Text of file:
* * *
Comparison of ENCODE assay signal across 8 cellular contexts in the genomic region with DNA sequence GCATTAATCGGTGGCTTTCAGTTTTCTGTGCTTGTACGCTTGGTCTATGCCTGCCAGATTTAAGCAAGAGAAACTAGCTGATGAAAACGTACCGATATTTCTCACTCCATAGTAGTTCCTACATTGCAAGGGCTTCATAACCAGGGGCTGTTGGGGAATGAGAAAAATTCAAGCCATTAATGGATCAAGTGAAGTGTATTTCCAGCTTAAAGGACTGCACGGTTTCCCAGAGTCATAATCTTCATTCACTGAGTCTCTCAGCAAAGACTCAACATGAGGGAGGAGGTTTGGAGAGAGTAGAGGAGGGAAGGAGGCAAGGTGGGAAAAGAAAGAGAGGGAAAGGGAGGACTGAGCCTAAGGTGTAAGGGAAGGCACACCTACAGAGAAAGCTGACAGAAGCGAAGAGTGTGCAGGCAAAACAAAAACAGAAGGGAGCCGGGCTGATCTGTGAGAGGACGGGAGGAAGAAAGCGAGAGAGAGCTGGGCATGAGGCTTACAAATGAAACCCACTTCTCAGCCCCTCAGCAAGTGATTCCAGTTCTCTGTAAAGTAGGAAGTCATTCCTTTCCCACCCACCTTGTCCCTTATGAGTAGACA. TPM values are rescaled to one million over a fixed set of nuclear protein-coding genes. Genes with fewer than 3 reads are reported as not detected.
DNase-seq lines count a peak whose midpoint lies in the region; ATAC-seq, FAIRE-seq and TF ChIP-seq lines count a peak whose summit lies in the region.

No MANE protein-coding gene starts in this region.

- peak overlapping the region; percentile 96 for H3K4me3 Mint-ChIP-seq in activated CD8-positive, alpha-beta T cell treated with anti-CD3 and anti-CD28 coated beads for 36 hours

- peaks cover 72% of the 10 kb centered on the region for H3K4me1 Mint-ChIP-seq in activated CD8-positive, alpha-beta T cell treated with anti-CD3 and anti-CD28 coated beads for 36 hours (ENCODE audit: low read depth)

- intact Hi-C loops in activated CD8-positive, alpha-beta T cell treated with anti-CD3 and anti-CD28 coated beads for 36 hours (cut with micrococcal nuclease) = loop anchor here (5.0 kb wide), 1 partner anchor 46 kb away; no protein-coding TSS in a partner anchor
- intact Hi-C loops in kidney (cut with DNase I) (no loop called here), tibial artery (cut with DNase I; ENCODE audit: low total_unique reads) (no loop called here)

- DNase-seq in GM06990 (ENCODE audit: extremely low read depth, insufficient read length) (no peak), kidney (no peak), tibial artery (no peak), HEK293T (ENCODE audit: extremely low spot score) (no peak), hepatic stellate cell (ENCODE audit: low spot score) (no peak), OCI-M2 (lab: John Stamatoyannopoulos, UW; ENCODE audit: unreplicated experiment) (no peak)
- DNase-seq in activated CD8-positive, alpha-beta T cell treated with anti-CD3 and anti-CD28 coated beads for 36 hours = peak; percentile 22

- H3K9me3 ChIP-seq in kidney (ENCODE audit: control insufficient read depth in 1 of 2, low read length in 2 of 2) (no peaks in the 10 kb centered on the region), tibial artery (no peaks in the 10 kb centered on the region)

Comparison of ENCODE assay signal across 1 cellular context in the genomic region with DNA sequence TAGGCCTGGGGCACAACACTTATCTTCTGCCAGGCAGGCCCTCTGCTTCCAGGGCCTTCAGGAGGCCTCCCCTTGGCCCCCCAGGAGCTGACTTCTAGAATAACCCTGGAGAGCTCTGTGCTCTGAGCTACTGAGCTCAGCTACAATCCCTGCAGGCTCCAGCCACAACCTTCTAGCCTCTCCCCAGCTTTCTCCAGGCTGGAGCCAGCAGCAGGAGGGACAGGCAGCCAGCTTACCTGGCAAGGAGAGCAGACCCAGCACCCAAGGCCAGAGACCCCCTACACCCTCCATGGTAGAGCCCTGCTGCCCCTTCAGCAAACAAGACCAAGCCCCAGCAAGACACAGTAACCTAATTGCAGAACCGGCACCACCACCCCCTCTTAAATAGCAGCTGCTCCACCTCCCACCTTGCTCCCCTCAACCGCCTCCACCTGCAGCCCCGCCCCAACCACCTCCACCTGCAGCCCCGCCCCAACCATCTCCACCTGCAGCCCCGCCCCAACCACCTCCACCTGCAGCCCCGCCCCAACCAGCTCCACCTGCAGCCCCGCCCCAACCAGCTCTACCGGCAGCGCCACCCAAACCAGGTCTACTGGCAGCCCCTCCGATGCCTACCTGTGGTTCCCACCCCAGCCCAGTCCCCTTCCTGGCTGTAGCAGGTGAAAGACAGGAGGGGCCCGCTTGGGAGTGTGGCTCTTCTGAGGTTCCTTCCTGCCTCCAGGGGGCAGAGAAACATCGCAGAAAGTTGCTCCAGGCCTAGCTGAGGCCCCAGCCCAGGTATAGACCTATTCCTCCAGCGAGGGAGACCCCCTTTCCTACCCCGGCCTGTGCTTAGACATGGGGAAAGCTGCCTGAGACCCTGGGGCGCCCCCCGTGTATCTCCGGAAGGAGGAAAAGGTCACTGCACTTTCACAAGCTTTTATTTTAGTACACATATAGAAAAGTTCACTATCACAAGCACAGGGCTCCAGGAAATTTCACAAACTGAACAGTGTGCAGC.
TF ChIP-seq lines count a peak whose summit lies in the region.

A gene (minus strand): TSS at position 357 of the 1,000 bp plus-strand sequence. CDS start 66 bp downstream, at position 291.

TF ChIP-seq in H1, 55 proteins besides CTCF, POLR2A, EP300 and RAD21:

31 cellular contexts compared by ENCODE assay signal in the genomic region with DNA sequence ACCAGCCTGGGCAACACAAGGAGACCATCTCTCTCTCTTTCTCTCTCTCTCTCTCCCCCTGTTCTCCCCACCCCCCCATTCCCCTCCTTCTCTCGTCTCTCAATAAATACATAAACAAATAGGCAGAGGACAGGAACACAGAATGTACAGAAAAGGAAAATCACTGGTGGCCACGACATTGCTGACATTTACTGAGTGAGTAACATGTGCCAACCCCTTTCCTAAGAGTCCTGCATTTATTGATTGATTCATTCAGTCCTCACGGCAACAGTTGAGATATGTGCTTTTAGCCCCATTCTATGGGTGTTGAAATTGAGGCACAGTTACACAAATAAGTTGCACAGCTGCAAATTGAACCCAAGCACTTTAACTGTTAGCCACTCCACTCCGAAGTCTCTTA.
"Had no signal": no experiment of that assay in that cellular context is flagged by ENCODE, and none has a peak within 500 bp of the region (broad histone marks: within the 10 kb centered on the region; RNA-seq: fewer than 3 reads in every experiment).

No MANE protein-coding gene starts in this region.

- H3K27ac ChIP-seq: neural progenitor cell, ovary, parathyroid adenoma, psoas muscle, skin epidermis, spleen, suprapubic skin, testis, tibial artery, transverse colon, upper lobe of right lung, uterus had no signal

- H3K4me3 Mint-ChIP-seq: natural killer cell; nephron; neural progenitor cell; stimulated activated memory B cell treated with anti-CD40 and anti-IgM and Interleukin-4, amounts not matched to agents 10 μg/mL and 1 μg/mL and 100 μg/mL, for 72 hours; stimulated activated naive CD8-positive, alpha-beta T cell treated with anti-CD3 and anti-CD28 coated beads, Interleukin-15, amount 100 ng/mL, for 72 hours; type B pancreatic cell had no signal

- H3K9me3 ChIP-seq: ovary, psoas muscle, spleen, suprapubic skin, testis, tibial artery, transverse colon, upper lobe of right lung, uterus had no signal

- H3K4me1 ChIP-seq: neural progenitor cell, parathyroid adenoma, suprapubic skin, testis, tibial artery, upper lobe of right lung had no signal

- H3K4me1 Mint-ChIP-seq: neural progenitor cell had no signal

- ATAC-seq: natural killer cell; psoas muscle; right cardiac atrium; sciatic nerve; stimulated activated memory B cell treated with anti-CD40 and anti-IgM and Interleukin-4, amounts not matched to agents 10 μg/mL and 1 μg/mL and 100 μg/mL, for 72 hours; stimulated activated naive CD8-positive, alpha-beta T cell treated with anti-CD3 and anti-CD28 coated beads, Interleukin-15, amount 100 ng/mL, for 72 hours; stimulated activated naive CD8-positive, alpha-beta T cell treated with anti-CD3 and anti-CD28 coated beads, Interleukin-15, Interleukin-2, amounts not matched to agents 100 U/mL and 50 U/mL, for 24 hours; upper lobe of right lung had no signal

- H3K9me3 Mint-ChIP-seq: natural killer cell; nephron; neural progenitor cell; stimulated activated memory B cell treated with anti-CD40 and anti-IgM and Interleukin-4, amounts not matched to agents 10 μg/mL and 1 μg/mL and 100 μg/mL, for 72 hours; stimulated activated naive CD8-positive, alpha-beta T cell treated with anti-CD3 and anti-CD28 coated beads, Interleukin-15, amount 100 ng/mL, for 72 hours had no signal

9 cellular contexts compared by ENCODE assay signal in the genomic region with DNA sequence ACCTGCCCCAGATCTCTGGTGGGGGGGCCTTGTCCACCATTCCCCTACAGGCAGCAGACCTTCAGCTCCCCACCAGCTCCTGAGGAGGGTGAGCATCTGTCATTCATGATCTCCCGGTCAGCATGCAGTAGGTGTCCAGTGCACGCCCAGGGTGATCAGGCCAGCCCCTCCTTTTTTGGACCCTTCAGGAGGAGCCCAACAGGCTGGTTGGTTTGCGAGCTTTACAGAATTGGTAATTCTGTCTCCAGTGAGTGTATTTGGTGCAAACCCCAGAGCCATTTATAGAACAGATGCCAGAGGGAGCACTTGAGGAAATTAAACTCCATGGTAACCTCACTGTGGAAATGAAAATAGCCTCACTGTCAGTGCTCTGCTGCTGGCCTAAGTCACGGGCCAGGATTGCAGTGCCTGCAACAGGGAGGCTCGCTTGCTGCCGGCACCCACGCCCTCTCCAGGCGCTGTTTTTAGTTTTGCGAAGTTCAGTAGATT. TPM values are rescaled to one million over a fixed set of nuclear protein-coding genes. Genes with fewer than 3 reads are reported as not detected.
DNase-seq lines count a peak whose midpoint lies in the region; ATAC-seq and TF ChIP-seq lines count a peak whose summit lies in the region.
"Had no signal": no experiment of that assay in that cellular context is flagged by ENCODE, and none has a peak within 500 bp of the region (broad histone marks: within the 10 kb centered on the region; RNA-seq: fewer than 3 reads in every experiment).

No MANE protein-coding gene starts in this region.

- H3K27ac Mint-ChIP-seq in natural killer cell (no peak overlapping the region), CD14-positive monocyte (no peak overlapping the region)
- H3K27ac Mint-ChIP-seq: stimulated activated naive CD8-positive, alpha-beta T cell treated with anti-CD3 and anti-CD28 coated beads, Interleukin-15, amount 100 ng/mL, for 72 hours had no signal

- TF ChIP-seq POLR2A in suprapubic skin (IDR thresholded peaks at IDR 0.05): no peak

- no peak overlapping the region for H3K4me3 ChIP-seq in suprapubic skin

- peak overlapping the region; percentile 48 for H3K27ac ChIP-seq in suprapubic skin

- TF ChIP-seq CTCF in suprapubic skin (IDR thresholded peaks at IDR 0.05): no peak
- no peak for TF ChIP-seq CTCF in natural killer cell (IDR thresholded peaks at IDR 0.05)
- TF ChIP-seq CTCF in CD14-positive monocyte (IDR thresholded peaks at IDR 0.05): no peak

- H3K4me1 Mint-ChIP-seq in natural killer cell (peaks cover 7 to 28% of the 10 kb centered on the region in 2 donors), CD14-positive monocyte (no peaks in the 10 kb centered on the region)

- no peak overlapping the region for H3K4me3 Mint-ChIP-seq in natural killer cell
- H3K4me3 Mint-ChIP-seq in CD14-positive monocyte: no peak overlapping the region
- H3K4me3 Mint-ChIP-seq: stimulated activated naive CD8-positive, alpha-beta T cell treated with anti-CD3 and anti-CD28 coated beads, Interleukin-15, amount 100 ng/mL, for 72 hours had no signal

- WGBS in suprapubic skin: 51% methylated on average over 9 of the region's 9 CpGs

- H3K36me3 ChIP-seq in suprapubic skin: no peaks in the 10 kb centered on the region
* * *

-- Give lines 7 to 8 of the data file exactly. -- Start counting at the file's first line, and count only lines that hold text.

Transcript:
- intact Hi-C loops in kidney (cut with DNase I) (no loop called here), tibial artery (cut with DNase I; ENCODE audit: low total_unique reads) (no loop called here)

- DNase-seq in GM06990 (ENCODE audit: extremely low read depth, insufficient read length) (no peak), kidney (no peak), tibial artery (no peak), HEK293T (ENCODE audit: extremely low spot score) (no peak), hepatic stellate cell (ENCODE audit: low spot score) (no peak), OCI-M2 (lab: John Stamatoyannopoulos, UW; ENCODE audit: unreplicated experiment) (no peak)